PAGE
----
Sen. Bernie Sanders (I., Vt.) accused his CNN interviewer of using a Republican talking point against his proposed Medicare for All healthcare plan Tuesday, pledging the “overwhelming majority” of Americans will pay less under such a system than they currently do.
Sanders took exception to Brooke Baldwin’s characterization of his plan as a sudden “upending” of the existing American health care system, saying it would expand Medicare over a four-year period by steadily lowering the age for eligibility.
“We today are the only major country on earth not to guarantee health care to all people as a right,” he said. “You’ve got 34 million without any health insurance. Even more are underinsured with high deductibles and copayments. At the end of all of that, we’re spending twice as much per capita on health care as do the people of any other country.”
Baldwin jumped in, saying, “So you’re willing to extend health insurance to roughly 30 million who currently don’t have it, while upending employer-based insurance for more than 100 million.”
Sanders wagged his fingers at Baldwin as she asked him why he’d want to do that.
“I know this is a talking point from our opponents,” he said. “The function of the current health care system, Brooke, is to make enormous profits for the insurance companies and the drug companies.”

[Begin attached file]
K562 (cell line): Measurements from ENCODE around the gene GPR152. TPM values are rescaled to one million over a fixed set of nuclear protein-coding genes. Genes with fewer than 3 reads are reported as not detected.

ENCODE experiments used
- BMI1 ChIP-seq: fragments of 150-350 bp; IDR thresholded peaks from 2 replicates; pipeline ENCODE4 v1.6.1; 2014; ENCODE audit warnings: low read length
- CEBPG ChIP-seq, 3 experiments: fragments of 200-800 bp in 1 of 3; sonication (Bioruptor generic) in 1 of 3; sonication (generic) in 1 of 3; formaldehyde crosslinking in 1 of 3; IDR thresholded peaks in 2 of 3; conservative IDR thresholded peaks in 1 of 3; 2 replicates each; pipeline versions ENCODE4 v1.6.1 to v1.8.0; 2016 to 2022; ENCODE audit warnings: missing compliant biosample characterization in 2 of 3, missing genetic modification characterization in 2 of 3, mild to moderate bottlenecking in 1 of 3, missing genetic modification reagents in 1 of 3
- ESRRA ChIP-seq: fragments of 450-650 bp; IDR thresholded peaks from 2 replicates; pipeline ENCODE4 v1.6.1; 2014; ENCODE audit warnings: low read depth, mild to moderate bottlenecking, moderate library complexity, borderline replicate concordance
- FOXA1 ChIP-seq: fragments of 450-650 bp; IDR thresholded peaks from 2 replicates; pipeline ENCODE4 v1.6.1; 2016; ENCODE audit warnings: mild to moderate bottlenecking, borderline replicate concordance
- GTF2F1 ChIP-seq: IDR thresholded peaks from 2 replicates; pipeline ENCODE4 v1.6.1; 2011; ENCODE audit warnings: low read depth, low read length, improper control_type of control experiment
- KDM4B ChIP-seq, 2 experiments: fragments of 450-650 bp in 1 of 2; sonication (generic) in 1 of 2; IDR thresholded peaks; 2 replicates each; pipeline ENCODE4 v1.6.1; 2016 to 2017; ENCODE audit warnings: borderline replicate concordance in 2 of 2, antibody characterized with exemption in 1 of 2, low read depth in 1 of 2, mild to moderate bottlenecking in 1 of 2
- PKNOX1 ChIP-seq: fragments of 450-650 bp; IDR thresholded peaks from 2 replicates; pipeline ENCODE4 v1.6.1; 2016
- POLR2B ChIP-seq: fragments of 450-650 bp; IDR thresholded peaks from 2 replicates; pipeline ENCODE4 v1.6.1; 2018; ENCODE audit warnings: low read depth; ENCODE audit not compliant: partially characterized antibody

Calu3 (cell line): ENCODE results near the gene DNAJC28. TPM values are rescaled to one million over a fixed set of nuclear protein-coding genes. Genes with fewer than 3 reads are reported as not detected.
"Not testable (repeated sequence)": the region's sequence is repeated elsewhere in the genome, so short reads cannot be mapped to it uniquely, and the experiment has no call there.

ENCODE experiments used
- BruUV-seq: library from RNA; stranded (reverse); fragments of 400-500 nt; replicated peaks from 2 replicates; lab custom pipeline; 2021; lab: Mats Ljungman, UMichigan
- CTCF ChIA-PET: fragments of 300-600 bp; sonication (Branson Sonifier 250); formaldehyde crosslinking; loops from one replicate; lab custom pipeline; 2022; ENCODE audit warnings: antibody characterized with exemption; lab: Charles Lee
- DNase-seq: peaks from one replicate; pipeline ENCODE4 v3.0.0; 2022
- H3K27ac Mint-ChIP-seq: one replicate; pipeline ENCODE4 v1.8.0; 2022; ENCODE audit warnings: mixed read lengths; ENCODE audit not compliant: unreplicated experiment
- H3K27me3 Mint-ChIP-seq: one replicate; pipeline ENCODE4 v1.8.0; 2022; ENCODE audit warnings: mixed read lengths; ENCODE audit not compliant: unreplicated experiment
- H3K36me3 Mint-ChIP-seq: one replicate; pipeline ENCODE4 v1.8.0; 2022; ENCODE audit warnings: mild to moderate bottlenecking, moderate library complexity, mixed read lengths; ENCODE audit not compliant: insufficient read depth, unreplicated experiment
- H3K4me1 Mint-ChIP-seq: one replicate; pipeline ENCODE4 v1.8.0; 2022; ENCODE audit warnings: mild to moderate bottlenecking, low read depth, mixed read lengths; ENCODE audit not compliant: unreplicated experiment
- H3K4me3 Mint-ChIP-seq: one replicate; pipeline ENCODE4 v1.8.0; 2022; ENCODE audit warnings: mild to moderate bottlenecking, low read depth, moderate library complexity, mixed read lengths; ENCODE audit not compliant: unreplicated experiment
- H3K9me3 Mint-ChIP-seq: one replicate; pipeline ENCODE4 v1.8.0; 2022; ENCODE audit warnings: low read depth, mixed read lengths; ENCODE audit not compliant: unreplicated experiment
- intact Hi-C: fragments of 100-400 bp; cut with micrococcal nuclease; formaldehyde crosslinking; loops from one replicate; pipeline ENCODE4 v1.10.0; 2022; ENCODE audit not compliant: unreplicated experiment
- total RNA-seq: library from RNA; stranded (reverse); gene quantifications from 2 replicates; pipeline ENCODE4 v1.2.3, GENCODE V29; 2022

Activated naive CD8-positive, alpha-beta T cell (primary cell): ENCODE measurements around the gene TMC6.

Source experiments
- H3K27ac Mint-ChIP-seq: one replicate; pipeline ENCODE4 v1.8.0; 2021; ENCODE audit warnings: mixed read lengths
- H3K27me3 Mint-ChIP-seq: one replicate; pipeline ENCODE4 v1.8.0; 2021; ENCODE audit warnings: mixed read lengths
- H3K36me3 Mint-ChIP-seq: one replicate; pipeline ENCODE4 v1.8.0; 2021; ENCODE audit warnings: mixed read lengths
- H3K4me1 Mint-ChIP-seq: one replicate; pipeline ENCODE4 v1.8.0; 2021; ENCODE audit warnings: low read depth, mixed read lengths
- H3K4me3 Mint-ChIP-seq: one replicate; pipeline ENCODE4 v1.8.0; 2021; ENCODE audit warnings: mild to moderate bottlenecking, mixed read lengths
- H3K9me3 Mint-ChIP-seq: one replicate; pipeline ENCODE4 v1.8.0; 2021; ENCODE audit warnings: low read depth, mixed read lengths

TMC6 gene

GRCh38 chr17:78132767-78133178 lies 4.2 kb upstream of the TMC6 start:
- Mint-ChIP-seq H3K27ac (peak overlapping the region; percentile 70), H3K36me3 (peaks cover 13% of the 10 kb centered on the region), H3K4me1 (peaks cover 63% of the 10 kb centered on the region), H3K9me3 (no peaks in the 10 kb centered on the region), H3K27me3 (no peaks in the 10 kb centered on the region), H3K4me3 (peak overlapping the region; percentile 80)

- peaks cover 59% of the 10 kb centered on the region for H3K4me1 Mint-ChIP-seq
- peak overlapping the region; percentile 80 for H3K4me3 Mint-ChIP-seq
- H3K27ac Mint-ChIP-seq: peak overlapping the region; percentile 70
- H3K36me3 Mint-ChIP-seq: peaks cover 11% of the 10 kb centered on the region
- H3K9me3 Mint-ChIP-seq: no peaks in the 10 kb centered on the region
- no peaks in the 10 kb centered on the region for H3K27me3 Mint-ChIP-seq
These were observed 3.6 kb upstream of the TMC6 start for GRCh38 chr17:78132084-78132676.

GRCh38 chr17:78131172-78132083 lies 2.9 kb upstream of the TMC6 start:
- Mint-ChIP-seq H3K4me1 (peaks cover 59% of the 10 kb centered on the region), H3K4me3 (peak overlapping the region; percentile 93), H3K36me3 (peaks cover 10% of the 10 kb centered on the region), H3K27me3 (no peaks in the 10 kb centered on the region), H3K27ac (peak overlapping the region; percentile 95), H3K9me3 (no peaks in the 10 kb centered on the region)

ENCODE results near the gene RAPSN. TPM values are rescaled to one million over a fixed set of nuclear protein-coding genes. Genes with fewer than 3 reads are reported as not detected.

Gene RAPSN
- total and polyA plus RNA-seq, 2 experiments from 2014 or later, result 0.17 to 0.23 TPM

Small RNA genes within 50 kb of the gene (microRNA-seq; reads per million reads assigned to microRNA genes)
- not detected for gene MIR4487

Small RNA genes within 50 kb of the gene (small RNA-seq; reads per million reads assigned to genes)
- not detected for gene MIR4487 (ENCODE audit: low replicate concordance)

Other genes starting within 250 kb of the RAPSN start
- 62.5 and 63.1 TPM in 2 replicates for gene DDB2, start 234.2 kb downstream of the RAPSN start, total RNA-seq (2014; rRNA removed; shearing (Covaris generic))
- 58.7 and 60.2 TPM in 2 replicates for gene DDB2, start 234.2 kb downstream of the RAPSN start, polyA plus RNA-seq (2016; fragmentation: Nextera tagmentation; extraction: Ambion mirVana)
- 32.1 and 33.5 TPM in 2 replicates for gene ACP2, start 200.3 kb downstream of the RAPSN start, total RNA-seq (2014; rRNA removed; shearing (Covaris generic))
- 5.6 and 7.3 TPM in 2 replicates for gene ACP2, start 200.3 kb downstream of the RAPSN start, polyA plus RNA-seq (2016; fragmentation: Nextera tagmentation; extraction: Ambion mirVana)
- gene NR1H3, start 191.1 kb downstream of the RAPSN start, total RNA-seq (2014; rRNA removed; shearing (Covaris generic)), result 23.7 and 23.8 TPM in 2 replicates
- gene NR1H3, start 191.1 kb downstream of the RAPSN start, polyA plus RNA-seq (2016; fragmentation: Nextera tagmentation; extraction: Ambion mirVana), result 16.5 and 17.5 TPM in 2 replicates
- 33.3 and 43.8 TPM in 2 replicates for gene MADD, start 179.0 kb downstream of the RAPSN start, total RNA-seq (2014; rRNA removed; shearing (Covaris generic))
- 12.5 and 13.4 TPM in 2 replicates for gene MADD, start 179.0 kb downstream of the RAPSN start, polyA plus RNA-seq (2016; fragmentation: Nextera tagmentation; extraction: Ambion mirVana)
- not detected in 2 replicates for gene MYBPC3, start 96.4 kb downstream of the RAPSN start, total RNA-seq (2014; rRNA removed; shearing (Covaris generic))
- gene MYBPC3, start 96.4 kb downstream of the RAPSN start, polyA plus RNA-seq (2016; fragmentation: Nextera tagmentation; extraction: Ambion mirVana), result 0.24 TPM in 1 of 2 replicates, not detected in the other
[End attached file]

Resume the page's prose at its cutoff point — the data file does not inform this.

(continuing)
“Every single year, tens of millions of Americans change their health insurance program,” he added. “If you get fired tomorrow, guess what? You’re going to have to find a new insurance program. And that’s what employers do. People quit their jobs every year.”
“But let’s hope most of us aren’t getting fired and we get to keep our insurance as long as humanly possible, and in that case, a lot of people like to have that option,” Baldwin said. “I’m just saying.”
“You have the option. Actually you don’t,” Sanders said. “It is your employer who determines who your insurance company will be. What we are doing—the truth is that Medicare today is the most popular health insurance program in the country, and all we are doing is expanding it to cover all people, and when we do that, we do something that many private insurance policies don’t allow. We give you freedom of choice, as to the doctor that you go. Right now if you’re in a network, you may not be able to go to the doctor you want or else you have to pay a lot more.”
“No deductibles, no copayments, and we provide much more extensive benefits to most insurance companies,” he added.
Sanders repeated his long acknowledgment that taxes would go up to pay for his plan—one study puts the price tag at $32 trillion over 10 years—but claimed the “overwhelming majority of Americans” will pay less for health care under a Medicare for All system than they currently do.